1 Samuel 14:42
And Saul said, Cast lots between me and Jonathan my son. And Jonathan was taken.
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14:36-46 If God turns away our prayer, we have reason to suspect it is for some sin harboured in our hearts, which we should find out, that we may put it away, and put it to death. We should always first suspect and examine ourselves; but an unhumbled heart suspects every other person, and looks every where but at home for the sinful cause of calamity. Jonathan was discovered to be the offender. Those most indulgent to their own sins are most severe upon others; those who most disregard God's authority, are most impatient when their own commands are slighted. Such as cast abroad curses, endanger themselves and their families. What do we observe in the whole of Saul's behaviour on this occasion, but an impetuous, proud, malignant, impious disposition? And do we not in every instance perceive that man, left to himself, betrays the depravity of his nature, and is enslaved to the basest tempers.Give a perfect lot - The phrase is obscure, but the meaning is probably as in the margin. 31-34. the people were very faint. And the people flew upon the spoil—at evening, when the time fixed by Saul had expired. Faint and famishing, the pursuers fell voraciously upon the cattle they had taken, and threw them on the ground to cut off their flesh and eat them raw, so that the army, by Saul's rashness, were defiled by eating blood, or living animals; probably, as the Abyssinians do, who cut a part of the animal's rump, but close the hide upon it, and nothing mortal follows from that wound. They were painfully conscientious in keeping the king's order for fear of the curse, but had no scruple in transgressing God's command. To prevent this violation of the law, Saul ordered a large stone to be rolled, and those that slaughtered the oxen to cut their throats on that stone. By laying the animal's head on the high stone, the blood oozed out on the ground, and sufficient evidence was afforded that the ox or sheep was dead before it was attempted to eat it. God so ordered the lot; not that he approved Saul’s execration, 1 Samuel 14:24, or his oath that the transgressor should die, 1 Samuel 14:39, nor that he would expose Jonathan to death; (for he designed so to rule the hearts of the people, and of Saul also, that Jonathan should not die;) but because he would have the whole matter brought to light; partly, that Saul’s folly might be chastised, when he saw what danger it had brought upon his eldest and excellent son; partly, that Jonathan’s innocency might he cleared; and partly, to stablish the authority of kings and rulers, and the obedience which subjects owe to all their lawful commands. And Saul said, cast lots between me and Jonathan my son,..... Which showed his regard strict justice, and that he had no consciousness of guilt in himself, and should not spare his own son if found guilty:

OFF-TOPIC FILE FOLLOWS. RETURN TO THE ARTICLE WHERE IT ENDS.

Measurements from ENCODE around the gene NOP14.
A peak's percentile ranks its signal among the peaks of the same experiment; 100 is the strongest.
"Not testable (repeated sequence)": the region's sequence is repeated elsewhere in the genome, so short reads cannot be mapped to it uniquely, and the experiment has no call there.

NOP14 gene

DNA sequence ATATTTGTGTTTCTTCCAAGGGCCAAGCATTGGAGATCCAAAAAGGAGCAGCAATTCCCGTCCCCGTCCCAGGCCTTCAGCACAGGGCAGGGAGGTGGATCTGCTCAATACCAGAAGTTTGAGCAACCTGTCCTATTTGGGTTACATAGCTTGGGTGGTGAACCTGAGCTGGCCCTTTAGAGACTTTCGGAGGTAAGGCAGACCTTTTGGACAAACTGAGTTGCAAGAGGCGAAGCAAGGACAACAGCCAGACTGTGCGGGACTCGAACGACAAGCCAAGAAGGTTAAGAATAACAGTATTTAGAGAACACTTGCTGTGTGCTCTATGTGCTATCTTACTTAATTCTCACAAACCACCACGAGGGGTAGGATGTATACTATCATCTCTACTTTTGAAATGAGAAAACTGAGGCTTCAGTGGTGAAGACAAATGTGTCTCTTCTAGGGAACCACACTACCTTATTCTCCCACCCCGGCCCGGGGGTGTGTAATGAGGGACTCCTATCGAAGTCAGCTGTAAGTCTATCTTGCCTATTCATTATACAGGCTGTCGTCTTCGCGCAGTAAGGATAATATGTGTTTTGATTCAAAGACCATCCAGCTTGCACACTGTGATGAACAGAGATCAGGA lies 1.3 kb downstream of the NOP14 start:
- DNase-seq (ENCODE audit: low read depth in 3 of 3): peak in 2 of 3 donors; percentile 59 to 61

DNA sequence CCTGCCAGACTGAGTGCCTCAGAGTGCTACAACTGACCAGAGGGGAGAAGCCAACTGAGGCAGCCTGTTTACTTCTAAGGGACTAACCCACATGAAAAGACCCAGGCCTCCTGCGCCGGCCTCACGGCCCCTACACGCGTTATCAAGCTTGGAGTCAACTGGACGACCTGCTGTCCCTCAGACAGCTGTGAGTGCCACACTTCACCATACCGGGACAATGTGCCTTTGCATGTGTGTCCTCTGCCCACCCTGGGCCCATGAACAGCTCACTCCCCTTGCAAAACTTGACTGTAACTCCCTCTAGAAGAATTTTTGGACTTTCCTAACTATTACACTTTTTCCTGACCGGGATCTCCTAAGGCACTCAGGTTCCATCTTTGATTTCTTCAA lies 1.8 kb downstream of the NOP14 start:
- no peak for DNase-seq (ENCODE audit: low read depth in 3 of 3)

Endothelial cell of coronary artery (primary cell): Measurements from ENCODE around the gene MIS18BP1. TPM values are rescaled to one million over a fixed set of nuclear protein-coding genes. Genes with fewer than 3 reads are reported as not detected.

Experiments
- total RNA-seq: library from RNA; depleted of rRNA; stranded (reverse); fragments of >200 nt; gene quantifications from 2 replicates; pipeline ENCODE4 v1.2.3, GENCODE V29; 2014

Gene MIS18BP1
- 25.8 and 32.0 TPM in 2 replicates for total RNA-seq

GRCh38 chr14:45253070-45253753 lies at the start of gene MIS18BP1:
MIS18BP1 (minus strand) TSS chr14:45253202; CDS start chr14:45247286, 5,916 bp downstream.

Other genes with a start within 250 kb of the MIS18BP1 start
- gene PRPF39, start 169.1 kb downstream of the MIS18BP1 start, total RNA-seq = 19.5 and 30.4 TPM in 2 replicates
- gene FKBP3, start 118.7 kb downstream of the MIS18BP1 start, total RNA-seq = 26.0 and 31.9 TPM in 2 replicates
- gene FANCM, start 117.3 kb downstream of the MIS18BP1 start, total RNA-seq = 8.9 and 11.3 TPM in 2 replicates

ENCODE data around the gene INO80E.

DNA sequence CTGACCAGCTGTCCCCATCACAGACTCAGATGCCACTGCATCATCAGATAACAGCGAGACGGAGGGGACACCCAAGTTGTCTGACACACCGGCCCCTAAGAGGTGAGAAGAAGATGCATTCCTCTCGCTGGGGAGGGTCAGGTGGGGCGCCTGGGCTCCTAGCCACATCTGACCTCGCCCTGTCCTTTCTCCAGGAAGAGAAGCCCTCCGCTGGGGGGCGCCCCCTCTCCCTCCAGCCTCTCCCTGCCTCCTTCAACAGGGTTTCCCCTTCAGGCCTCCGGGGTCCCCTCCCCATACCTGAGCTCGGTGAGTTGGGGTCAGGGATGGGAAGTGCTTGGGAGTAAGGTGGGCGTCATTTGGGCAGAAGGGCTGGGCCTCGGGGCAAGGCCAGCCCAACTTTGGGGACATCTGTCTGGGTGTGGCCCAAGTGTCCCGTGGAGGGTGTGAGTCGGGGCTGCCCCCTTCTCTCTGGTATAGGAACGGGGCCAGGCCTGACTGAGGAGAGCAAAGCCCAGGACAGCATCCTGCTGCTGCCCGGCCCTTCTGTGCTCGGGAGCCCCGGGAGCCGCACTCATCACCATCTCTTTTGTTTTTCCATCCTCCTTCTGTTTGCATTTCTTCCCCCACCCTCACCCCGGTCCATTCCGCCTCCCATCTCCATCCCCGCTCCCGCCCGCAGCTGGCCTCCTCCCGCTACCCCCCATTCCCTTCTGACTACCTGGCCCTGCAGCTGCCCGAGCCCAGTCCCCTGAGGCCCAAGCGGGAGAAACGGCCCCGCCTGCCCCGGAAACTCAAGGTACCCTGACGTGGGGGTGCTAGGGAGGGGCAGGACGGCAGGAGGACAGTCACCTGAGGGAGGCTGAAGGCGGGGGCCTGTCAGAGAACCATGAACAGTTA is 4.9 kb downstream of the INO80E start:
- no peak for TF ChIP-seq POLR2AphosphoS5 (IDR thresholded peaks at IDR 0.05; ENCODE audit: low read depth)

and Jonathan was taken: the lot fell upon him, which was so directed, that his ignorance of his father's charge and oath might appear; and that the affection of the people might be discovered; and that a regard is to be had to the orders and commands of princes, and obedience to be yielded to them in all in which conscience is not concerned, though they may be grievous; and to bring Saul to a sense of rashness in making such an oath, which brought his own son into so much danger.

And Saul said, Cast lots between me and Jonathan my son. And Jonathan was taken.
42. And Saul said, &c.] Again the Sept. text is fuller. “And Saul said, Cast lots between me and Jonathan my son: whomsoever the Lord taketh by lot, let him die. And the people said unto Saul, This thing shall not be. And Saul prevailed over the people, and they cast lots between him and Jonathan his son, and Jonathan was taken.” The omission in the Heb. text may be accounted for by homoeoteleuton (1 Samuel 10:1. note), the words for my son and his son being almost identical.After the people had strengthened themselves in the evening with food, Saul wanted to pursue the Philistines still farther during the night, and to plunder among them until the light (i.e., till break of day), and utterly destroy them. The people assented to this proposal, but the priest (Ahiah) wished first of all to obtain the decision of God upon the matter. "We will draw near to God here" (before the altar which has just been built).
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